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Tax dodging by politicians raises moral concerns, experts say after Panama Papers leak

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by April 8, 2016 General

Earlier this week, Datuk Seri Nazri Aziz dismissed the reports on Malaysians implicated in the ‘Panama Papers’ leak, saying if there were no laws broken, the issue should not ‘be blown out of proportion’. ― Picture by Choo Choy MayEarlier this week, Datuk Seri Nazri Aziz dismissed the reports on Malaysians implicated in the ‘Panama Papers’ leak, saying if there were no laws broken, the issue should not ‘be blown out of proportion’. ― Picture by Choo Choy MayKUALA LUMPUR, April 8 ― Tax mitigation may be ethically wrong for politicians ― despite being legal ― due to their positions as public servants, tax experts said.

Provided that income is legitimately earned, local laws do not prohibit taxpayers from depositing cash in offshore accounts to avoid tax, explained S. Saravana Kumar, a tax lawyer at Lee Hishammudin Allen & Gledhill.

But he said moral concerns existed when politicians partake in the practice, as suspicion of money laundering comes into play, along with questions over the source of such wealth that would make tax mitigation an inviting proposition.

“The law allows it… when rich businessmen do it, then we see at how he got his money. If it’s their hard-earned money, then they can mitigate taxation.

“But the problem starts when politicians or civil servants do it because they cannot be getting that kind of money in the first place unless they had accumulated a large of wealth before entering politics like Donald Trump,” he said.

Earlier this week, Culture and Tourism Minister Datuk Seri Nazri Aziz dismissed the reports on Malaysians implicated in the “Panama Papers” leak, saying if there were no laws broken, the issue should not “be blown out of proportion”.

Umno lawmaker and former minister Tan Sri Tengku Razaleigh Hamzah also said it was acceptable to “save” on taxes via offshore accounts despite acknowledging the ethical issues with the practice. 

But Saravana argued that such practice by government leaders would be above suspicion only if they have already publicly declared their assets.

“If politicians have declared their income domestically and the taxes due, then they may park the money offshore. If they don’t declare or are not transparent with their wealth, because they are public servants, so how can they park money outside the country?” he said.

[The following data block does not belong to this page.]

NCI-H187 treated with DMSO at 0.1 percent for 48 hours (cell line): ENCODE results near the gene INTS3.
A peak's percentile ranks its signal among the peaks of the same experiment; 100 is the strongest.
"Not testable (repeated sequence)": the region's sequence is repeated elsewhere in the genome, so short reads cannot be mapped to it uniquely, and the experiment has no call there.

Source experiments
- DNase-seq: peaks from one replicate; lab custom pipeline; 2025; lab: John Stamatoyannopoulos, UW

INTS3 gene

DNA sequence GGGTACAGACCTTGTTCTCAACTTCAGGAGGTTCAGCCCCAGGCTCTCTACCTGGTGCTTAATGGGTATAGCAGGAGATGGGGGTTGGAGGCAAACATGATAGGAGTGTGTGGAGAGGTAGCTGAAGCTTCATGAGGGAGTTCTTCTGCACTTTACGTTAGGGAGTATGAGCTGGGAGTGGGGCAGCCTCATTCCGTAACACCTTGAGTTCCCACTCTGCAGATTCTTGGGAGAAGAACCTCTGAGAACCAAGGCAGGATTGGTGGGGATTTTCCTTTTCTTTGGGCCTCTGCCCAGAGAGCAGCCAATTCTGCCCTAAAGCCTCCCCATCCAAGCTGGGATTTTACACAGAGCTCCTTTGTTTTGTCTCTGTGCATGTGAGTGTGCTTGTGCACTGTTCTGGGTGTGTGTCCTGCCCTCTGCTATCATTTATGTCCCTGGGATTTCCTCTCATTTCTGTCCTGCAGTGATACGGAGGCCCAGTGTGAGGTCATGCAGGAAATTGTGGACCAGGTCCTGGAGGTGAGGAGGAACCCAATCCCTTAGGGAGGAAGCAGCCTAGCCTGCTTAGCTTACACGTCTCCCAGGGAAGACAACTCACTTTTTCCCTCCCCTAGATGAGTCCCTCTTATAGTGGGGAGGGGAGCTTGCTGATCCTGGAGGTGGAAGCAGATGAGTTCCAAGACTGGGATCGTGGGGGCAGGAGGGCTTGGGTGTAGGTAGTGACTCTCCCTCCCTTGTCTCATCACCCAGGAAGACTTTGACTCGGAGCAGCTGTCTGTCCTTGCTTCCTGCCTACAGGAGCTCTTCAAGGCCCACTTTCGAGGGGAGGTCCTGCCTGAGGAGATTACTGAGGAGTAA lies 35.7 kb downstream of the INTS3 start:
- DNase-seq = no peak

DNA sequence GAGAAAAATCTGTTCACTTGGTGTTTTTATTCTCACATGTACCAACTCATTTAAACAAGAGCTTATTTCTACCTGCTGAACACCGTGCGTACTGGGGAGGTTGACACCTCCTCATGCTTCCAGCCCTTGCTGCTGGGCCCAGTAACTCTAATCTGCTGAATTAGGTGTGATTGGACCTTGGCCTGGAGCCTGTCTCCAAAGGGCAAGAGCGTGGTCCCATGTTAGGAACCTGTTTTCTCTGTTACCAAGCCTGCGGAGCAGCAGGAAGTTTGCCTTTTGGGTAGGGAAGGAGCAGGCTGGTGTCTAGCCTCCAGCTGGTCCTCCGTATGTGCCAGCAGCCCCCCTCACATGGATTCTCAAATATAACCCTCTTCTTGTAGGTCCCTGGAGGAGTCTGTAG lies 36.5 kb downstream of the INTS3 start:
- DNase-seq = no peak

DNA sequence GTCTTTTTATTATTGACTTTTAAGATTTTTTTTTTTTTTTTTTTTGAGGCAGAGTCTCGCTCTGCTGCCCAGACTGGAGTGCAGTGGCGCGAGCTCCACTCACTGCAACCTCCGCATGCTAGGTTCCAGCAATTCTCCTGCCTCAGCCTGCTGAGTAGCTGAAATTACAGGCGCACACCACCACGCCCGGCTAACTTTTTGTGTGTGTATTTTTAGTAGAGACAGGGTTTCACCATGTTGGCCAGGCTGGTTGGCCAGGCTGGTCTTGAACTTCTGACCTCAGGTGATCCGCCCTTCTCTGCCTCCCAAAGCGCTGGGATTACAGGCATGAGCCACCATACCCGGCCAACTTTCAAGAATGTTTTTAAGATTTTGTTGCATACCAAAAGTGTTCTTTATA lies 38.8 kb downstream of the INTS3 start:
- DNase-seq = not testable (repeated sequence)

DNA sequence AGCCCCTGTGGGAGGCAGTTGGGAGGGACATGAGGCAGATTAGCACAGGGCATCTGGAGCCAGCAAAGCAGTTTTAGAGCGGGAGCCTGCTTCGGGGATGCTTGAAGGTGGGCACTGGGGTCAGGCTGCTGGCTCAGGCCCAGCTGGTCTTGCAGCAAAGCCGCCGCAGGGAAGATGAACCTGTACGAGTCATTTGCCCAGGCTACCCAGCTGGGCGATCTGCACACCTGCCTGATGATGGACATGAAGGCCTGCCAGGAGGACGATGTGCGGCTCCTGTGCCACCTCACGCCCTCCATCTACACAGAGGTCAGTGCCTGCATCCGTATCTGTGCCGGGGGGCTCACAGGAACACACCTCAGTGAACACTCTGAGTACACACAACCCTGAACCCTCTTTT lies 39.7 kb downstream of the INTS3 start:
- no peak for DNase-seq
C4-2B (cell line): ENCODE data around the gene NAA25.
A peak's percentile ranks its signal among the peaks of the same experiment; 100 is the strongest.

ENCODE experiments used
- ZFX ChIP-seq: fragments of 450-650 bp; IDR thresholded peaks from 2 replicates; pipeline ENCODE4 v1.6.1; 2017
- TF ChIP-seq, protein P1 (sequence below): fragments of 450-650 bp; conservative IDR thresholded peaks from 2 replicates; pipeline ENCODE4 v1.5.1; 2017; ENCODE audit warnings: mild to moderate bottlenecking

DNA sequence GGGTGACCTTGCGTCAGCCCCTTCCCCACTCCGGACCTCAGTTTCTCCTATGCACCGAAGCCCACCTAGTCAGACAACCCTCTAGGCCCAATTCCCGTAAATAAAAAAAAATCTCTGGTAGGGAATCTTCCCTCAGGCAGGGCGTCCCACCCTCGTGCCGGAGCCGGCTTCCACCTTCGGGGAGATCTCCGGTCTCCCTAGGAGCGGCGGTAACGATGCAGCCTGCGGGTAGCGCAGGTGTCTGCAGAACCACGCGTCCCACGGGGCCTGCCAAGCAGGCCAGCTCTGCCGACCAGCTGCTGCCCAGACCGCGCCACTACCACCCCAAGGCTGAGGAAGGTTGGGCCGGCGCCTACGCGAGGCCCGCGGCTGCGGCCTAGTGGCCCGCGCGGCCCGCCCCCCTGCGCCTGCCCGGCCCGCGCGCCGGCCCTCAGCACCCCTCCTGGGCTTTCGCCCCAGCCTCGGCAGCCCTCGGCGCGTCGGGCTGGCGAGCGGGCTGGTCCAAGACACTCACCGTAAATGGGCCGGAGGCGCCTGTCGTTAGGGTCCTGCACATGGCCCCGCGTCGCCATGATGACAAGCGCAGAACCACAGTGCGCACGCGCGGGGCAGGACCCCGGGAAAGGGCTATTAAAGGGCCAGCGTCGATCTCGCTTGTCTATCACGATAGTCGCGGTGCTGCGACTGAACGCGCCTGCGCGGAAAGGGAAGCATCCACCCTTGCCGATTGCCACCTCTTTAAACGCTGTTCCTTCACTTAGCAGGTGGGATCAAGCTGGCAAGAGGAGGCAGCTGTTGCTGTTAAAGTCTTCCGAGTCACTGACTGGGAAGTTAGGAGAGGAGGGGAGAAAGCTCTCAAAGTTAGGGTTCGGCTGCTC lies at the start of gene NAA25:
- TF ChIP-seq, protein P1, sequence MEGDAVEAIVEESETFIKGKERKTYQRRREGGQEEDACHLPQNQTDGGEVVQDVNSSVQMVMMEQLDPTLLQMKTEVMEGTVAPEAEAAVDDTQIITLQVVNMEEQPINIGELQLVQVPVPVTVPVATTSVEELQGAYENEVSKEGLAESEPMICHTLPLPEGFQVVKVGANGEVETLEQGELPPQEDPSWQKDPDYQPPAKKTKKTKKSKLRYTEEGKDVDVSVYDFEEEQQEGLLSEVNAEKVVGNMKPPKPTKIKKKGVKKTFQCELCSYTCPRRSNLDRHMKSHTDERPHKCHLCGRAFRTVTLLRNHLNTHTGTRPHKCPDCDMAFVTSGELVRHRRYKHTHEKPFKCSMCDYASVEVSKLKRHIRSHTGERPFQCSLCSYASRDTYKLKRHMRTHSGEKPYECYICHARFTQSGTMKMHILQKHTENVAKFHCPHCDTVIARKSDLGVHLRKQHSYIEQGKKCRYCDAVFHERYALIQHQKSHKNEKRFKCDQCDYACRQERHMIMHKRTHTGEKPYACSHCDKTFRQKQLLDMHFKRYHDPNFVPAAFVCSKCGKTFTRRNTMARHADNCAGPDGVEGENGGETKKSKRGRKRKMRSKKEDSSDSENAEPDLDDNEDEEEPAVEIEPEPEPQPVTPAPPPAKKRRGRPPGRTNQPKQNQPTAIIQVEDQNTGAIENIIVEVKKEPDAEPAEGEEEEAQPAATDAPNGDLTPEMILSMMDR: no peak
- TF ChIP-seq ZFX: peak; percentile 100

Dr Veerinderjeet Singh, chairman of tax advisory firm Taxand Malaysia, explained that tax avoidance via offshore accounts was a common practice among wealthy Malaysians.

This practice is also legal as Malaysia has a tax system similar to Singapore and Hong Kong where only domestically derived income can be taxed, Dr Veerinderjeet explained to Malay Mail Online.

But he also concurred that the ethical issues of the practice, particularly by public officials, should at the minimum invite scrutiny by tax authorities.

“The question is why would anyone want to put their money offshore, especially in places like Panama, Bahamas or the Caymans although it’s not wrong at the end of the day,” he said, noting money sent to these locations were not always properly acquired.

“If it has come to the Inland Revenue Board’s attention… then they should at least issue a statement saying they would investigate and look into the accounts and if [they] find anything wrong, [they] will take action,” he said.

The IRB has yet to issue a statement on the matter.

The Panama Papers information leak involves over 11.5 million confidential documents created by Panamanian corporate service provider Mossack Fonseca.

The documents provide detailed information on more than 214,000 offshore companies, the names of their shareholders as well as their directors, which include among them government leaders, their close associates and even close relatives.

Those named in the Panama Papers include individuals from Malaysia, Brazil, China, France, India, Pakistan, the UK, South Africa, Spain, Syria, Russia, Mexico, Argentina and Ukraine.

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